Therefore, the procedure of khatna is violative of the right to privacy and bodily integrity enshrined under Article 21 of the Constitution.

Child's Right To Privacy

One of the questions before the Bench was whether a child would have the same rights protecting individual privacy and bodily autonomy as the adult, considering the several instances a parent or guardian makes decisions for their children. For example, in Hindu households, the practice of mundan or the act of shaving a baby's first hair is prevalent.

However, we need to consider the fact that the Indian Constitution does not envisage any additional restrictions on the Fundamental Rights based on the age of the person (majority or minority), and further, unlike mundan, female genital mutilation involves an irreversible intervention that has lasting physical and psychological consequences for the girl even in adulthood and also violates her decisional autonomy (which, as established, is part of the rights guaranteed under Article 21).

Comparison With Male Circumcision And The Right To Equality.

The respondents in the case used the example of male circumcision, which all followers of the Islamic faith must endure, to argue that a selective ban on khatna or female circumcision would violate the egalitarian ideals outlined in Articles 14 and 15.

The argument seeks to complicate the situation further. At first glance, a rule prohibiting khatna would create an arbitrary distinction between the two sexes who comprise "like classes," but one must consider the reality that circumcision has different physiological effects for men and women. As a result, they cannot be compared to similar classes in this circumstance.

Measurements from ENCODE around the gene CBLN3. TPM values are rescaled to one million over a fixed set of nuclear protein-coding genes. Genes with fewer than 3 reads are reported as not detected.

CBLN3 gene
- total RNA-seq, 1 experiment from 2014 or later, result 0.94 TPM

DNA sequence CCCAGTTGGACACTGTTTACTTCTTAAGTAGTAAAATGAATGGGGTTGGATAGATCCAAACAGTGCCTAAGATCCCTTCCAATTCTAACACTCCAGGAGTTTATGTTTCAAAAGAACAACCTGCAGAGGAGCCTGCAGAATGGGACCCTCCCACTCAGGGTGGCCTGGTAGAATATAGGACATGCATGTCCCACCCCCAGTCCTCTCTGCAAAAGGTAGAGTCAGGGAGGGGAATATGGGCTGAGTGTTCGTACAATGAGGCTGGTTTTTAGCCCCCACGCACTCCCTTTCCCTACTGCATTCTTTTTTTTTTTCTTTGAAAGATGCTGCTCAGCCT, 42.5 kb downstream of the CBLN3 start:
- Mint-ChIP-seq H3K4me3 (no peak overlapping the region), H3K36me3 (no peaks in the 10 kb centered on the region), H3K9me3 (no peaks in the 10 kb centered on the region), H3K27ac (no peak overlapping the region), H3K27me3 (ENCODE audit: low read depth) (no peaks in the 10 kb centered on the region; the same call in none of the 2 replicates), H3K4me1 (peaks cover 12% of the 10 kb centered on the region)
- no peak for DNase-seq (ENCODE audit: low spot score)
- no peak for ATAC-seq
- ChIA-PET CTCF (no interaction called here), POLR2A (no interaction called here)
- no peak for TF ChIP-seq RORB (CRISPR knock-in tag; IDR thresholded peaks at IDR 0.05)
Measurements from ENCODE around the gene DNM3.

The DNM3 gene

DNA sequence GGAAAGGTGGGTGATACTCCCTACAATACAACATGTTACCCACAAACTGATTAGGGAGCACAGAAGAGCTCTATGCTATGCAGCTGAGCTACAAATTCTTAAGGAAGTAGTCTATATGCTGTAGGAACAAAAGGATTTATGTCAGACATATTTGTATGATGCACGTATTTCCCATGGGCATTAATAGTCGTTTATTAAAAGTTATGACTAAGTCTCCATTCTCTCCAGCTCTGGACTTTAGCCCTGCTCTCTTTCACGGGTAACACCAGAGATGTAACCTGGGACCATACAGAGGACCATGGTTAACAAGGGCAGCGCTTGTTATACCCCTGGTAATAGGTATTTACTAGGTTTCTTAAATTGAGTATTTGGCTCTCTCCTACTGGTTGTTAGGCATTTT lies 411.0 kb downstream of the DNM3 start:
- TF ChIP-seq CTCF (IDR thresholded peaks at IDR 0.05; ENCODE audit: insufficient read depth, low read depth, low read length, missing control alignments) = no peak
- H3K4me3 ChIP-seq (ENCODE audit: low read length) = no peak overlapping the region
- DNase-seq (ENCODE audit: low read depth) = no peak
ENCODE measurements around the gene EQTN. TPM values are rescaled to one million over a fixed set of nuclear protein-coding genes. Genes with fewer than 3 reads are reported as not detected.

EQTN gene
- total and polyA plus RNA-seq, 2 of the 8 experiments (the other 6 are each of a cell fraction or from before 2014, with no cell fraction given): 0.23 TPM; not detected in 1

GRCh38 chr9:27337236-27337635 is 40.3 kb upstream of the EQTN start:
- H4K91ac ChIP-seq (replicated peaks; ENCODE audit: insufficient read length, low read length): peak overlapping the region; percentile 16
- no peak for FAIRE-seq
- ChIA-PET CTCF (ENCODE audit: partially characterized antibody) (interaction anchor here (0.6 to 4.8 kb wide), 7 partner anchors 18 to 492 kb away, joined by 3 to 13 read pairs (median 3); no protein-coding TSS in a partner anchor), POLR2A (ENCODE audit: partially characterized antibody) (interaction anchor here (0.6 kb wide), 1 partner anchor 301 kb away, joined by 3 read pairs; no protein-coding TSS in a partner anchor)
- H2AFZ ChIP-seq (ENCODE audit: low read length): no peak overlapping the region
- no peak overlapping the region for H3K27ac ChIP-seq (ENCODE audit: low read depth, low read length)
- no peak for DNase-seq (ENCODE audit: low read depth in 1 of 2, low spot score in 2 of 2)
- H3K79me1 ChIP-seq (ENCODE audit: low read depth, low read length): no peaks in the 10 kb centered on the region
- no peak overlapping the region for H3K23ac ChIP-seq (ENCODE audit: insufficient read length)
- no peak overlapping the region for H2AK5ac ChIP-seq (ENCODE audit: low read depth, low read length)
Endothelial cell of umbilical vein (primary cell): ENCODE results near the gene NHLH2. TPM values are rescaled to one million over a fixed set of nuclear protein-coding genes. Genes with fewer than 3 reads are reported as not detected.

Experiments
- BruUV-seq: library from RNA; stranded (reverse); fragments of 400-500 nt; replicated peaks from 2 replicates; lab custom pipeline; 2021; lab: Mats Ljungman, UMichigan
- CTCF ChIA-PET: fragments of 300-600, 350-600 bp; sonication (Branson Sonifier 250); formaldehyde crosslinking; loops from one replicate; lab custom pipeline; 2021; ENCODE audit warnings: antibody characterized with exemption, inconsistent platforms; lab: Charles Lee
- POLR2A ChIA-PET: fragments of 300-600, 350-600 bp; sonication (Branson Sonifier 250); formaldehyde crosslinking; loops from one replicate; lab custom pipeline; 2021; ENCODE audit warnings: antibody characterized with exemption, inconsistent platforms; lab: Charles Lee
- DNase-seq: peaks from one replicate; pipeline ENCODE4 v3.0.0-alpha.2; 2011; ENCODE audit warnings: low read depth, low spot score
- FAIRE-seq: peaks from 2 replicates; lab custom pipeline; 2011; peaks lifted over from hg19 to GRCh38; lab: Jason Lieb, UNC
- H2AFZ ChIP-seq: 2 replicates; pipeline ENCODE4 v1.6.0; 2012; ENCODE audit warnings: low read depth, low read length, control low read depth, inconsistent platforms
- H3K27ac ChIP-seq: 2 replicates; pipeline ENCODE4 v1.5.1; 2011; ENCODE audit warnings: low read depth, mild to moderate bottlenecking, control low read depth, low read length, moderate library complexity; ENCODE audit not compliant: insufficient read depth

Furthermore, it should be noted that Article 15(3) of the Constitution empowers the state to create "any special provisions for women and children." It could be argued that, like in Anuj Garg v. Hotel Association of India, not all of these specific rules are justified. In that case, for example, a statute that prohibited women from working in any liquor-serving establishment (such as a hotel, bar, or restaurant) was overturned because it promoted gender stereotypes. However, as Gautam Bhatia argues, there is a distinction between regulations that are based on stereotypes and romantic paternalism and those that seek to eliminate historical or structural disadvantages.

Thus, a rule mandating women's reservations in legislatures would not be founded on traditional assumptions of separate realms and roles for men and women, but rather as a means of ensuring their full participation in politics and decision-making. Similarly, a legislation prohibiting female circumcision recognises a societal reality built on gender stereotypes and patriarchal ideals of premarital virginity.